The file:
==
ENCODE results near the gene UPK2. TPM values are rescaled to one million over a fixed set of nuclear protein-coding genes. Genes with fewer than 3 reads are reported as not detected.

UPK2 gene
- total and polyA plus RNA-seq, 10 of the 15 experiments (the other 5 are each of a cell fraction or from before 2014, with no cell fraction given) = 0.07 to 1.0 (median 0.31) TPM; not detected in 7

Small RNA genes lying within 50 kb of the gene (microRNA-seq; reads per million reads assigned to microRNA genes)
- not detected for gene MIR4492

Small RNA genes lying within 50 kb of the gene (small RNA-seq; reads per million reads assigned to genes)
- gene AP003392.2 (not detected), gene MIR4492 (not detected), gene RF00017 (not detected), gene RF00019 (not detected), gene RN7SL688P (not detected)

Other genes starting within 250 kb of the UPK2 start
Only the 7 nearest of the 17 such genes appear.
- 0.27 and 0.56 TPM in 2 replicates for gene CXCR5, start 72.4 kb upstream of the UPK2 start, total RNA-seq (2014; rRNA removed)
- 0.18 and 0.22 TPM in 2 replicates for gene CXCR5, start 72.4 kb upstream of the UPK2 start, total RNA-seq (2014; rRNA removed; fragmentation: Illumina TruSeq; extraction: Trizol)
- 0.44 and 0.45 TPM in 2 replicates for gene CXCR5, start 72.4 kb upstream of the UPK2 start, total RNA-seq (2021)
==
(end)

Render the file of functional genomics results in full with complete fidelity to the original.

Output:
ENCODE results near the gene UPK2. TPM values are rescaled to one million over a fixed set of nuclear protein-coding genes. Genes with fewer than 3 reads are reported as not detected.

UPK2 gene
- total and polyA plus RNA-seq, 10 of the 15 experiments (the other 5 are each of a cell fraction or from before 2014, with no cell fraction given) = 0.07 to 1.0 (median 0.31) TPM; not detected in 7

Small RNA genes lying within 50 kb of the gene (microRNA-seq; reads per million reads assigned to microRNA genes)
- not detected for gene MIR4492

Small RNA genes lying within 50 kb of the gene (small RNA-seq; reads per million reads assigned to genes)
- gene AP003392.2 (not detected), gene MIR4492 (not detected), gene RF00017 (not detected), gene RF00019 (not detected), gene RN7SL688P (not detected)

Other genes starting within 250 kb of the UPK2 start
Only the 7 nearest of the 17 such genes appear.
- 0.27 and 0.56 TPM in 2 replicates for gene CXCR5, start 72.4 kb upstream of the UPK2 start, total RNA-seq (2014; rRNA removed)
- 0.18 and 0.22 TPM in 2 replicates for gene CXCR5, start 72.4 kb upstream of the UPK2 start, total RNA-seq (2014; rRNA removed; fragmentation: Illumina TruSeq; extraction: Trizol)
- 0.44 and 0.45 TPM in 2 replicates for gene CXCR5, start 72.4 kb upstream of the UPK2 start, total RNA-seq (2021)